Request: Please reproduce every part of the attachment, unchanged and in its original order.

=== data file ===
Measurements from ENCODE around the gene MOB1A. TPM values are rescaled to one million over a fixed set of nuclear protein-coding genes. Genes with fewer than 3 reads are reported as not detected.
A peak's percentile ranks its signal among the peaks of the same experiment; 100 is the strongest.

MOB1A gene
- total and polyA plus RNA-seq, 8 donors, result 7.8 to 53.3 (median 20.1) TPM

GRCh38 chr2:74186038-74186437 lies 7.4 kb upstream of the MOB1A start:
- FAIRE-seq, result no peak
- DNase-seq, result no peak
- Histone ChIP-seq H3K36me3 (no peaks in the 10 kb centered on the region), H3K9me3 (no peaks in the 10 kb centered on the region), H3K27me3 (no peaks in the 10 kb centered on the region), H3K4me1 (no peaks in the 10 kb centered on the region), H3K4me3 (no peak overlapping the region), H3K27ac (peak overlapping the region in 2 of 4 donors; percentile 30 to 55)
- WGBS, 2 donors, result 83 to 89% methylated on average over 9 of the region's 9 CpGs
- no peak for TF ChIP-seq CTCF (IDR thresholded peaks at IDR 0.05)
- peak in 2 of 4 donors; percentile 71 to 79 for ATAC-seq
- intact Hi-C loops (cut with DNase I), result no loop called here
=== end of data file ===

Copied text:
Measurements from ENCODE around the gene MOB1A. TPM values are rescaled to one million over a fixed set of nuclear protein-coding genes. Genes with fewer than 3 reads are reported as not detected.
A peak's percentile ranks its signal among the peaks of the same experiment; 100 is the strongest.

MOB1A gene
- total and polyA plus RNA-seq, 8 donors, result 7.8 to 53.3 (median 20.1) TPM

GRCh38 chr2:74186038-74186437 lies 7.4 kb upstream of the MOB1A start:
- FAIRE-seq, result no peak
- DNase-seq, result no peak
- Histone ChIP-seq H3K36me3 (no peaks in the 10 kb centered on the region), H3K9me3 (no peaks in the 10 kb centered on the region), H3K27me3 (no peaks in the 10 kb centered on the region), H3K4me1 (no peaks in the 10 kb centered on the region), H3K4me3 (no peak overlapping the region), H3K27ac (peak overlapping the region in 2 of 4 donors; percentile 30 to 55)
- WGBS, 2 donors, result 83 to 89% methylated on average over 9 of the region's 9 CpGs
- no peak for TF ChIP-seq CTCF (IDR thresholded peaks at IDR 0.05)
- peak in 2 of 4 donors; percentile 71 to 79 for ATAC-seq
- intact Hi-C loops (cut with DNase I), result no loop called here